The qualified domestic institutional investor program is one of the key channels permitting onshore investors to allocate RMB to overseas assets.
The State Administration of Foreign Exchange approved 132 onshore financial institutions for $90bn of quota, but stopped issuing new quota in March 2015 due to concern over capital outflows and the subsequent effect on the RMB currency.
But growing demand for offshore products is seen amid domestic market volatility, lower interest rates and yuan depreciation, according to Boston Consulting Group, whose view is shared by mainland wealth managers Jupai and Noah.
Less of a loser
QDII fund returns, while beating the average domestic equity fund, are on average still in negative territory year-to-date.
The average return of QDII funds hit -5.1% during the first half, according to data provider Eastmoney Choice.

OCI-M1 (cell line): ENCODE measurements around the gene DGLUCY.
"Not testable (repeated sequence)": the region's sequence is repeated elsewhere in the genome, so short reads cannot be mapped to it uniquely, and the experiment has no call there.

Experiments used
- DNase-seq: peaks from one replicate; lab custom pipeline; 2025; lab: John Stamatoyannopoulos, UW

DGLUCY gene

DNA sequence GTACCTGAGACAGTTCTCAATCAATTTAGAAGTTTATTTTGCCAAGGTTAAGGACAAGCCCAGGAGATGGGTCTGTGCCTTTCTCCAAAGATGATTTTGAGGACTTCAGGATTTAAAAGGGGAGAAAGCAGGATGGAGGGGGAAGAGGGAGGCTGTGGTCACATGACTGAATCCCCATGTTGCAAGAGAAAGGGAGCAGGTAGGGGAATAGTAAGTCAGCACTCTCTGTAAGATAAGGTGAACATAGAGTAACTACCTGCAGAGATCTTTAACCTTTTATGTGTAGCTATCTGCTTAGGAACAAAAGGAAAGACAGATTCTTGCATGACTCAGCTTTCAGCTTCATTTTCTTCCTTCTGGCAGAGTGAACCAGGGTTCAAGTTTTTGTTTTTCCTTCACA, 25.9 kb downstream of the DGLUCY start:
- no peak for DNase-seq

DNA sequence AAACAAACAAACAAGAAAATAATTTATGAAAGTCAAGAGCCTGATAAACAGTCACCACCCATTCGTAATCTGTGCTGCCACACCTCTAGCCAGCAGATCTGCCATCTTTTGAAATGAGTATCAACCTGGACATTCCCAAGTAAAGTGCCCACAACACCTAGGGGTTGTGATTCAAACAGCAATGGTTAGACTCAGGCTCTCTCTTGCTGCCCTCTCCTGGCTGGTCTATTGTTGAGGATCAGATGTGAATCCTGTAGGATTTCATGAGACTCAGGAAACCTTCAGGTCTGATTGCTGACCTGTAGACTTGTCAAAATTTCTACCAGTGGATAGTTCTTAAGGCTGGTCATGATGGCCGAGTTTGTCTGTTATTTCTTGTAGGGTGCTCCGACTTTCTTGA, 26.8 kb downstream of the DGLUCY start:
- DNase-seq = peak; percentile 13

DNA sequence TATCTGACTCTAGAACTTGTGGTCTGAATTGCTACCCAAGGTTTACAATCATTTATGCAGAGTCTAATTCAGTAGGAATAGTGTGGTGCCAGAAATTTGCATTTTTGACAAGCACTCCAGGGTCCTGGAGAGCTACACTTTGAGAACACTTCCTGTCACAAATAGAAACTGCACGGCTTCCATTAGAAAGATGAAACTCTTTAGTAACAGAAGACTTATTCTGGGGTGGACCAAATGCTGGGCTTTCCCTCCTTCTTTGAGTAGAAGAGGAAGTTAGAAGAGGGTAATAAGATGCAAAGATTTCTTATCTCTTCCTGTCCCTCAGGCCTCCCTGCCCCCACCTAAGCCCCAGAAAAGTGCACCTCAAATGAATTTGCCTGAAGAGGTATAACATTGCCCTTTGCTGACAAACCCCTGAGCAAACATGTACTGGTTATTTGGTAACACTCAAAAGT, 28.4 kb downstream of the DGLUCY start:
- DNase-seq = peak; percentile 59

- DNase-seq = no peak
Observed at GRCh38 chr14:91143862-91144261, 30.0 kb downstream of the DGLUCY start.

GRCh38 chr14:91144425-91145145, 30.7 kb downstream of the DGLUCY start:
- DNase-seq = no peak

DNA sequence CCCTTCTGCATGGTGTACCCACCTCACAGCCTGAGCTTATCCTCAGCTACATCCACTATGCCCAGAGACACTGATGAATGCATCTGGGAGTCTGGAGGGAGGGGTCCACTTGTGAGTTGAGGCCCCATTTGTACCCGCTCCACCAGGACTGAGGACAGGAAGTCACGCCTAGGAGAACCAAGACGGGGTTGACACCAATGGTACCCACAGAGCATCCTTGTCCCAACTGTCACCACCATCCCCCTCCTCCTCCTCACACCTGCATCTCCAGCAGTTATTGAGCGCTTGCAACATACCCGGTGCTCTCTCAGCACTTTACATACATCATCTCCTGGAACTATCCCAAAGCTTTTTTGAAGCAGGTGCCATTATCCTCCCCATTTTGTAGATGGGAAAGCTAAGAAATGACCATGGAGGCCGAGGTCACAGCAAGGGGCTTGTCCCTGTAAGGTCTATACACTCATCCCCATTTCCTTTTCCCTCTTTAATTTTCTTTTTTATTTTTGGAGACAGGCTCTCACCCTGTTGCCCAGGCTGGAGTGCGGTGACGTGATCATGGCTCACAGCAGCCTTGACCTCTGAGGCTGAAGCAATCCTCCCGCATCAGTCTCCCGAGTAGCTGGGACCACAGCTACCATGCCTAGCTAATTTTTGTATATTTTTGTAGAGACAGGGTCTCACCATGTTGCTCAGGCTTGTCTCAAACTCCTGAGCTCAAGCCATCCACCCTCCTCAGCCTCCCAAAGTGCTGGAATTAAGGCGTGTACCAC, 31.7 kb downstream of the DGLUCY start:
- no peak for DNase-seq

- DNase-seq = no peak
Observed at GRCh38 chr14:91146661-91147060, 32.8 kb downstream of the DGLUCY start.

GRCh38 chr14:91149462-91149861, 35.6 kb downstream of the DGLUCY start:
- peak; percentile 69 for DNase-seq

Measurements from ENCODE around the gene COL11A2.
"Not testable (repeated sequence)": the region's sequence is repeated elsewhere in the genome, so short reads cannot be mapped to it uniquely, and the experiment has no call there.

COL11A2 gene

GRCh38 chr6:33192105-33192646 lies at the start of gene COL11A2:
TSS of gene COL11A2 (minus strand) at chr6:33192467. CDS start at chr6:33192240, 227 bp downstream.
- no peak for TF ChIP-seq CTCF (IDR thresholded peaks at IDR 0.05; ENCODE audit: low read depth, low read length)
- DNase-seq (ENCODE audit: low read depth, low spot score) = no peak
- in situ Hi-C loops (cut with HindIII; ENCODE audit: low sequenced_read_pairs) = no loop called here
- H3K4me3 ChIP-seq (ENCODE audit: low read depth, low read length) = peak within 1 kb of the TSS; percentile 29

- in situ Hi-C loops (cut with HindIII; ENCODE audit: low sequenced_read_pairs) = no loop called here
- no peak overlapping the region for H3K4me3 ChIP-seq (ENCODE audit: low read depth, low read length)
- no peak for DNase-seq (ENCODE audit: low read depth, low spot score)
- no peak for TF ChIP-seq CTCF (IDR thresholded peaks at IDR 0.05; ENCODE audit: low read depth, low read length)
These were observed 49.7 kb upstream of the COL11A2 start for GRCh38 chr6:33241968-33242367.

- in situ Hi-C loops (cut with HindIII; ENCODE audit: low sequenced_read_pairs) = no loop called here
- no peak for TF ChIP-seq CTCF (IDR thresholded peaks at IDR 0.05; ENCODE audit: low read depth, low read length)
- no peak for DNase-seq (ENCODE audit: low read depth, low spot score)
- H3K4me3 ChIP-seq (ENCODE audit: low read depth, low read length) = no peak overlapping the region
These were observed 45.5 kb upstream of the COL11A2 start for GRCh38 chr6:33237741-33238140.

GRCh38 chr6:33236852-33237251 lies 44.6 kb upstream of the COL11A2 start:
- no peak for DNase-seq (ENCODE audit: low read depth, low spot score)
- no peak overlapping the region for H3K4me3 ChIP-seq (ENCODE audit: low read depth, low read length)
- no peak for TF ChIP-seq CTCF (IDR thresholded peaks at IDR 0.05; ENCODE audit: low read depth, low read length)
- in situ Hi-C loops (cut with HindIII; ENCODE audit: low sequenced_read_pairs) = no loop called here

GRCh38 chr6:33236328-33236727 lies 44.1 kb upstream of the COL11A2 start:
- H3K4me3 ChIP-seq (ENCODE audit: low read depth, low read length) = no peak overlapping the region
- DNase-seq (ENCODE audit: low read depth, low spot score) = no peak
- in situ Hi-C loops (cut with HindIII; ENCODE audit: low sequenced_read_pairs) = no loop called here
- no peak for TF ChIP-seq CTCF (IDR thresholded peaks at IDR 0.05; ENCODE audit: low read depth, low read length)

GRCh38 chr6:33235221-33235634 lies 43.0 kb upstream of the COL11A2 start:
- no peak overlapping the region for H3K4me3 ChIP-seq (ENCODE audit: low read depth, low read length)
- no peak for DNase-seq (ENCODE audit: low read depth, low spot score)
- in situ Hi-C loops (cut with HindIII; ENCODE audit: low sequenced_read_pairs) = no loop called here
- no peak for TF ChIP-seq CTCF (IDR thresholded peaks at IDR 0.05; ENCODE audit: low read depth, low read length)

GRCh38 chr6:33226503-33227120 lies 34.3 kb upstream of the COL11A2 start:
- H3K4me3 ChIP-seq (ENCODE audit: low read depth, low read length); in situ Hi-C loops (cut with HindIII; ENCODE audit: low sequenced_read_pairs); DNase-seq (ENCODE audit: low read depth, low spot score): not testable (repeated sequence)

By comparison, during the same period, funds that invest in domestic bonds and money market funds fetched roughly 1% return, while domestic equity funds returned an average -14.5%.
According to a Morningstar report, among the 130 QDII products, returns for the first half range from 15.6% (commodities type) to -10.2% (Asia ex-Japan equities). BOC S&P Global Resources EW Idx (QDII) recorded the highest return of 30.7%.
Net sales of QDII funds reached RMB 20bn ($3bn) in the first half, and now total assets in QDII funds are RMB 75.9bn, data from Eastmoney Choice shows.
Some 40 QDII funds have stopped subscription, including those managed by GF Fund Management, while another 50 funds halted large-scale investments, according to a Securities Times report.
Those available for sale are mainly focusing on Hong Kong stocks, which are relatively unattractive given the correlation to mainland China, the report noted.